Fiat plans to cut costs and make higher profits with the new Marea D-segment sedan and station wagon range to be launched in July. Code-named Project 185, the Marea (which means tide in Italian) will replace the aging Tempra.
The Tempra has not been a huge success. By the end of 1995, only 661,406 units had been built in Italy. It was launched in 1990.
The Marea is based extensively on the Fiat Brava. It will be built in the Mirafiori plant in Turin. Annual capacity is 150,000 units.
Punto and Bravo/Brava have been able to re-establish Fiat's image (and volumes) in the biggest sectors of the European market. Outside Italy, Bravo and Brava have been successful in a segment where margins are very tight. The Marea competes in the D-segment, where margins are substantially higher. Yet production costs will not be substantially different from the Brava's.
Fiat Auto is expecting to make 500,000 units a year of the Bravo, Brava, and Marea sedan and station wagon. The cars were considered as a single project and the vehicles share many common parts.
Fiat, like many other manufacturers, is forced by competition to limit price increases to around 5 percent. Considering the higher level of equipment offered as standard, the real increase will be just 2 to 3 percent.
Styled by Fiat
Both versions of the Tempra were styled by I.De.A. Institute. The two Mareas were designed in-house by the Fiat styling center, by the same team responsible for the Bravo and Brava. The Mareas are a subtle shape compared to the boldness of Bravo and Brava, a sign that Fiat decided to play safe in a conservative market segment.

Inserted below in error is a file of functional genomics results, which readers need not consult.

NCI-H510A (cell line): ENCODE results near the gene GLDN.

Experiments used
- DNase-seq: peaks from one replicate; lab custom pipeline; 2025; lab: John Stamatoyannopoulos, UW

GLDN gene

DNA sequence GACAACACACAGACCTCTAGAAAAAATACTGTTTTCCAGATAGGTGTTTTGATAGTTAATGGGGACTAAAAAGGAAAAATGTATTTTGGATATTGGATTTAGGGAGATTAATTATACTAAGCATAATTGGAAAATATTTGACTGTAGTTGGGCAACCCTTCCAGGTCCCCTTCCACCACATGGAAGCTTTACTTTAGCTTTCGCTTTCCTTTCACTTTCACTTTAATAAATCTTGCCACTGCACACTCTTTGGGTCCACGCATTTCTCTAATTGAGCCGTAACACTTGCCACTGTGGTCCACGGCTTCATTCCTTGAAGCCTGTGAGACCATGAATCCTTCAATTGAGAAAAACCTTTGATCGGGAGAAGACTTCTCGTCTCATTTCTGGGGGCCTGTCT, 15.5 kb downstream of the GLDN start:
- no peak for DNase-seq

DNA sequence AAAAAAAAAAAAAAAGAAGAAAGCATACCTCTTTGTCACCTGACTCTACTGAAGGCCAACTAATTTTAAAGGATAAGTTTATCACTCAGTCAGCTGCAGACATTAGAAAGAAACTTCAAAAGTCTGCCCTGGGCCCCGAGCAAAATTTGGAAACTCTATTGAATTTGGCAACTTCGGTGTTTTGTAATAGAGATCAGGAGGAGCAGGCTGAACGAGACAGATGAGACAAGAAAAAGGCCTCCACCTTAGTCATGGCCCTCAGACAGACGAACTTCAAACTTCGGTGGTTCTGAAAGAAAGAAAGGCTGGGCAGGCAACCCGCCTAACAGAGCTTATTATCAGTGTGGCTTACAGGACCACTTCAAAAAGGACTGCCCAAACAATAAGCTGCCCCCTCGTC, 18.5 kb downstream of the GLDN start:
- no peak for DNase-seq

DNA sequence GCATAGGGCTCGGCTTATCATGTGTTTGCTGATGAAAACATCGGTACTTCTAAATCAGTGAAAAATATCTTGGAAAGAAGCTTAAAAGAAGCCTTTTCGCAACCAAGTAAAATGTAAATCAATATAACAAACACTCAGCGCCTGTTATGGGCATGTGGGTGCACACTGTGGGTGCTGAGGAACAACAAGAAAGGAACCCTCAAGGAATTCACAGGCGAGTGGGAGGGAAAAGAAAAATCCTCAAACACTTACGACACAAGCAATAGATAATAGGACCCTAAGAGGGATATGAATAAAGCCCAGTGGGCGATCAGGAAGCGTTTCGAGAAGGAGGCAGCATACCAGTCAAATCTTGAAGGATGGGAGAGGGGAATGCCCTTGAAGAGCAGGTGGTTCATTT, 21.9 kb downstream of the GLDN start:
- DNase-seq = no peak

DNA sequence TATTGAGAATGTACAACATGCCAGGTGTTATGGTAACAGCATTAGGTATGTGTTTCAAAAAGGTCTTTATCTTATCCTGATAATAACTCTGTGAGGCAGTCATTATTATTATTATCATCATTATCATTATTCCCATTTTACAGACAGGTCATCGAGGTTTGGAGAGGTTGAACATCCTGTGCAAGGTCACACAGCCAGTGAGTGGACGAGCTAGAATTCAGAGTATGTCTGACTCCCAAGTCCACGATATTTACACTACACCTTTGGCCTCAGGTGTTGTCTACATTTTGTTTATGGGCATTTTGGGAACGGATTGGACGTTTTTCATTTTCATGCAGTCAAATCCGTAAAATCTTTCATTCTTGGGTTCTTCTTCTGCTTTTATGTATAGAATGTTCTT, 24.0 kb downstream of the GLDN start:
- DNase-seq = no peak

The station wagon, called Weekend, loses the heightened roof of the Tempra and features vertical rear lamps, echoing the Punto design. The lamps are housed in a gray plastic insert which continues the line of the roof rails.
The tailgate opens to the bumper line, as on the Tempra station wagon, and the lower part of the bumper folds out, giving a flat loading area.
The front fenders and the windshield are shared with the Bravo HGT, while the hood is the same as the Bravo/Brava, but with a different grille. The rear bumper is entirely new.
The sedan front and rear doors are from the Brava, with a change to the stamping of the belt line. The Marea station wagon has a new stamping for its rear doors.
The Marea's headlamps are the same as on the Bravo and Brava, while the rear lamps are new.
The interior of the Marea is an evolution of the work done with Bravo and Brava. The instrument panel and fascia are virtually unchanged, but the colors are different: two-tone gray and two-tone beige. Door panels and seats are new.
The Marea is based on the Bravo/Brava platform with a 254cm wheelbase, longer than the Tempra. It thus has some of the roominess Fiat will lose when production of the Croma is stopped this summer. Croma was launched in 1985.
Overall length of the Marea sedan is 438cm, while the station wagon is 448cm. The two cars will be 5cm wider than the Tempra at 174cm, and 2cm higher at 146cm.
Suspensions and engine range will be the same as the Bravo/Brava, including the recently launched 1.9-liter 100ps turbodiesel engine with indirect injection.
The gasoline engine range starts with an 80ps 12-valve 1.4-liter, then the 16-valve 1.6 with 103ps, the 16-valve 1.8-liter with 113ps and the 5-cylinder 20-valve 2-liter with 147ps. There will also be a Lancia K 2.4-liter 5-cylinder good for 124ps.
All these units come from the new family of modular engines built in Pratola Serra, Italy, with the exception of the 1.6 Torque, built in Mirafiori.
As for gearboxes, Marea will come standard with the new 5-speed offered on Bravo and Brava. One automatic option will be available, the Aisin 4-speed unit launched at the Turin show on the 1.6 Bravo/Brava, featuring three basic positions: Normal, Sport and Ice.